Description : The Main Issues That Figure In The Very Title Of This Volume Are Indicative Of Its Scope And Contents. First, Philosophical Studies In Consciousness Have Their Persuppositions As Well As Implications. Secondly, In Order To Understant Clearly The Said Pre-Suppositions And Implications, The Intended Reader Group Needs To Tbe Introduced At Least To Some Core Concepts Of Philosophy And Science In Their Modern Sense. Thirdly, Since This Work Is Cross-Disciplinary In Its Orientation, The Conceptual Linkages Between Science And Philosophy Have Been Explored By Distinguished Philosophers And Scientists In Several Contributions To This Publication. Finally, A Conscious Attempt Has Been Made In Many Papers Of This Work That Every Branch Of Valid Knowledge, Philosophy Or Science, However Theoretically Abstract It May Be, Has Its Practical Moorings And The Same Are Temporarily Traceable. From The Available History Of Philosophy And Science It Is Found That These Disciplines Were Integrated In The Ancient Times. Differentiation Has Been Due To Endlessly Increasing Specialization Within Each Discipline. Even Today Many Philosophers And Historians Of Science Are Studying Carefully The Relation Between Different Strata Of Disciplines. The Emphasis On The Above Issues Is Intended, Among Other Things, To Avoid The Extremes Of Reductionosm, Mistakes Of Value-Fact Dualism, And To Clarify The Connection Between Theory And Practice, Experience And Experiment, Discovery And Legitimization Of Truth-Claims. In An Anthology Like This, Difference In Pre-Suppositions And Conclusions Of The Contributors, Cannot Be Ruled Out. Respect For The Freedom Of Thought, A Hallmark Of The Project, Has Been Tempered By Commitment To Reasoning. This Book, Primary Meant For Fairly Educated Readers, Is Likely To Be Of Interest To The Researchers In The Areas Of Social And Natural Science, And The Reading Public.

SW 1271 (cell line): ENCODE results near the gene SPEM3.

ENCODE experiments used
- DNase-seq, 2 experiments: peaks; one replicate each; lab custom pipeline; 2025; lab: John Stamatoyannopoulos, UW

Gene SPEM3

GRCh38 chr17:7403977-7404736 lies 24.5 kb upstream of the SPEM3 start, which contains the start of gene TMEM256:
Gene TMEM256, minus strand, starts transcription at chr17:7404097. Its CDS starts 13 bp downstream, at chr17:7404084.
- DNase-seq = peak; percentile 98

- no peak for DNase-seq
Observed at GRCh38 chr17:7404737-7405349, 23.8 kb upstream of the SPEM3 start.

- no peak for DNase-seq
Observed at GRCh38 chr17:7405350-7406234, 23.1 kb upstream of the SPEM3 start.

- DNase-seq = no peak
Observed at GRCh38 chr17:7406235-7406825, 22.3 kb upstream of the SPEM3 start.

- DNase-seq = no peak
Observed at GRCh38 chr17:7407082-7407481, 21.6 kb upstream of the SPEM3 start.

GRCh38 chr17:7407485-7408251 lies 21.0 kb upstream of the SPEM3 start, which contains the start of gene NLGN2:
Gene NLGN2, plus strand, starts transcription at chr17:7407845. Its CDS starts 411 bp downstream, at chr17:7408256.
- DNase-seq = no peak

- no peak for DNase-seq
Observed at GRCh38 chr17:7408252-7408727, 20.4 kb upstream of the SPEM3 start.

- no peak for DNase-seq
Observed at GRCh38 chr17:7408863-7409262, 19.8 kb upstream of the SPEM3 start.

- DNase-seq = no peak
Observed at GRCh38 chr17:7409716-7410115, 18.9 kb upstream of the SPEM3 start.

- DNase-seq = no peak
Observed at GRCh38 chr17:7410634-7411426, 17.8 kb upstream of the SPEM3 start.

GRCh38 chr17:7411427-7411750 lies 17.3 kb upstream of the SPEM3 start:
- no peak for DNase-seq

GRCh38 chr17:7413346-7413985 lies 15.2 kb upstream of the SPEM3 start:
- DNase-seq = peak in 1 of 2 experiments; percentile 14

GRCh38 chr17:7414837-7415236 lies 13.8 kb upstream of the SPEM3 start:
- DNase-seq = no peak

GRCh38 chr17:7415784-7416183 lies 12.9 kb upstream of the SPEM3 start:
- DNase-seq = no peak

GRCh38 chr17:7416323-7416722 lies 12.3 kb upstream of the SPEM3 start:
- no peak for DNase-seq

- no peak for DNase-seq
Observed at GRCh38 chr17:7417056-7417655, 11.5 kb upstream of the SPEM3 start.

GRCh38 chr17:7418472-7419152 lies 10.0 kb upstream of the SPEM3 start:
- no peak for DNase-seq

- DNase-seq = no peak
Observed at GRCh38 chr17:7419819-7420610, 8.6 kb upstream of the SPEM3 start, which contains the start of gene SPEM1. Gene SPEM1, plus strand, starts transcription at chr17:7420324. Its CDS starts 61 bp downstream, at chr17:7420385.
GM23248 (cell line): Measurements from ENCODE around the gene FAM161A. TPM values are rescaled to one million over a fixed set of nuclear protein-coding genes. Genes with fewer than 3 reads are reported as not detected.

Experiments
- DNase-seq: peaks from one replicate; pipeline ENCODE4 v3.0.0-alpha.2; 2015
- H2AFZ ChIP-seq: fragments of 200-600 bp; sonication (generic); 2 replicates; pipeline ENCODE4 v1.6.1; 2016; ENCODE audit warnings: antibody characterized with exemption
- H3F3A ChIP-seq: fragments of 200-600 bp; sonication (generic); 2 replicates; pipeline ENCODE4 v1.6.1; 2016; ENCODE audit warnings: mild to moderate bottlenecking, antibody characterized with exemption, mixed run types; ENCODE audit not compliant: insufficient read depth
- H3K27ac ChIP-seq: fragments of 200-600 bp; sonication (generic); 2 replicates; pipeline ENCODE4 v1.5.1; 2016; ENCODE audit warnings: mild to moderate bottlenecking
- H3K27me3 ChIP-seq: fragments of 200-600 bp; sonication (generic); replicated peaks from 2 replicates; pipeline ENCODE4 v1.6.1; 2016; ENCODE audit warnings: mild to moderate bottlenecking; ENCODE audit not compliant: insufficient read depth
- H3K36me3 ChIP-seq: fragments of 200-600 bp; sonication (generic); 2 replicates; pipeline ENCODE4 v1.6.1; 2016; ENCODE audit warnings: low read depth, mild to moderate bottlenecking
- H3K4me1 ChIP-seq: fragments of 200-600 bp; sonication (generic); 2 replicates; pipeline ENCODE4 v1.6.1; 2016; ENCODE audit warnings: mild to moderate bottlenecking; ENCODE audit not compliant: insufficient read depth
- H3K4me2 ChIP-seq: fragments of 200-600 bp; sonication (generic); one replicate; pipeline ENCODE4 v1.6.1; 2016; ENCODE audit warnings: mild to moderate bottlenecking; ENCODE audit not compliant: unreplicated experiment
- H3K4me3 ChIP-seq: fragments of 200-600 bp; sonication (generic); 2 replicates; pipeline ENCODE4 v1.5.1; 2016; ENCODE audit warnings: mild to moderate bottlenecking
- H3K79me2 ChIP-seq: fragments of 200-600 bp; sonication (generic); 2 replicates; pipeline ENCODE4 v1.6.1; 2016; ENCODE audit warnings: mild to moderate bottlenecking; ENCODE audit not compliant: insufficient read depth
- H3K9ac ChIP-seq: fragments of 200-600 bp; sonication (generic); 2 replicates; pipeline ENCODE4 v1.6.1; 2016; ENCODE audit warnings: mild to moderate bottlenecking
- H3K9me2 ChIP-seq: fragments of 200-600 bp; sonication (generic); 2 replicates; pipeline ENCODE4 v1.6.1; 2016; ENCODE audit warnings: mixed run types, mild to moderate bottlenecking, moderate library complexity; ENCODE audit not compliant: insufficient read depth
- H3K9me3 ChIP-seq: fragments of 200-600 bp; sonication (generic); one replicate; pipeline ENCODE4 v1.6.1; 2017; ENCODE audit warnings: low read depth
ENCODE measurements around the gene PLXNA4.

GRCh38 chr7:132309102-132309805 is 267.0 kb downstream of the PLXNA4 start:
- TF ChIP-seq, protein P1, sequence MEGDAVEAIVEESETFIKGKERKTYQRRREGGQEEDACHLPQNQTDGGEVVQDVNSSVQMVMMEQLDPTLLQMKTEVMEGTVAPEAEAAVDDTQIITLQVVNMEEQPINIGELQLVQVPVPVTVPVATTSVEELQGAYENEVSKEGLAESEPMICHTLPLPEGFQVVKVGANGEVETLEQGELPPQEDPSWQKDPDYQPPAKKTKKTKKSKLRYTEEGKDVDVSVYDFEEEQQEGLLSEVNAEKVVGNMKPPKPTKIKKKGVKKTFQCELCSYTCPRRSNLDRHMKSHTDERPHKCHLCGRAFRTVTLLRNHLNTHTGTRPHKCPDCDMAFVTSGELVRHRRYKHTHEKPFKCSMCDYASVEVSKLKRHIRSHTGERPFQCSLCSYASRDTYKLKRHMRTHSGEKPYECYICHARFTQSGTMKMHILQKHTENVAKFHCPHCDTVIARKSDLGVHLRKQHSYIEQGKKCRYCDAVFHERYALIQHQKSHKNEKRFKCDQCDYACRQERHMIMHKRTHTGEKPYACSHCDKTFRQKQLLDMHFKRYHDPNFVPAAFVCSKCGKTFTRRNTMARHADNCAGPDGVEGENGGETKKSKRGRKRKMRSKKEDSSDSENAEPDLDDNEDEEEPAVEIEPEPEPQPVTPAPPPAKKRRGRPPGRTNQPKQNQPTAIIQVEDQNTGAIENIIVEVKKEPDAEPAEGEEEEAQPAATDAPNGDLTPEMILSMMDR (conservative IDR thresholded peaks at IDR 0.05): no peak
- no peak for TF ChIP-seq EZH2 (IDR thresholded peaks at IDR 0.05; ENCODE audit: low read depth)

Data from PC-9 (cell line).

Description : PHILOSOPHY AND COGNITIVE SCIENCE: CATEGORIES, CONSCIOUSNESS, AND REASONING The individual man, since his separate existence is manifested only by ignorance and error, so far as he is anything apart from his fellows, and from what he and they are to be, is only a negation. Peirce, Some Consequences of Four Incapacities. 1868. For the second time the International Colloquium on Cognitive Science gathered at San Sebastian from May, 7-11, 1991 to discuss the following main topics: Knowledge of Categories Consciousness Reasoning and Interpretation Evolution, Biology, and Mind It is not an easy task to introduce in a few words the content of this volume. We have collected eleven invited papers presented at the Colloquium, which means the substantial part of it. Unfortunately, it has not been possible to include all the invited lectures of the meeting. Before sketching and showing the relevance of each paper, let us explain the reasons for having adopted the decision to organize each two years an international colloquium on Cognitive Science at Donostia (San Sebastian). First of all, Cognitive Science is a very active research area in the world, linking multidisciplinary efforts coming mostly from psychology, artificial intelligence, theoretical linguistics and neurobiology, and using more and more formal tools. We think that this new discipline lacks solid foundations, and in this sense philosophy, particularly knowledge theory, and logic must be called for.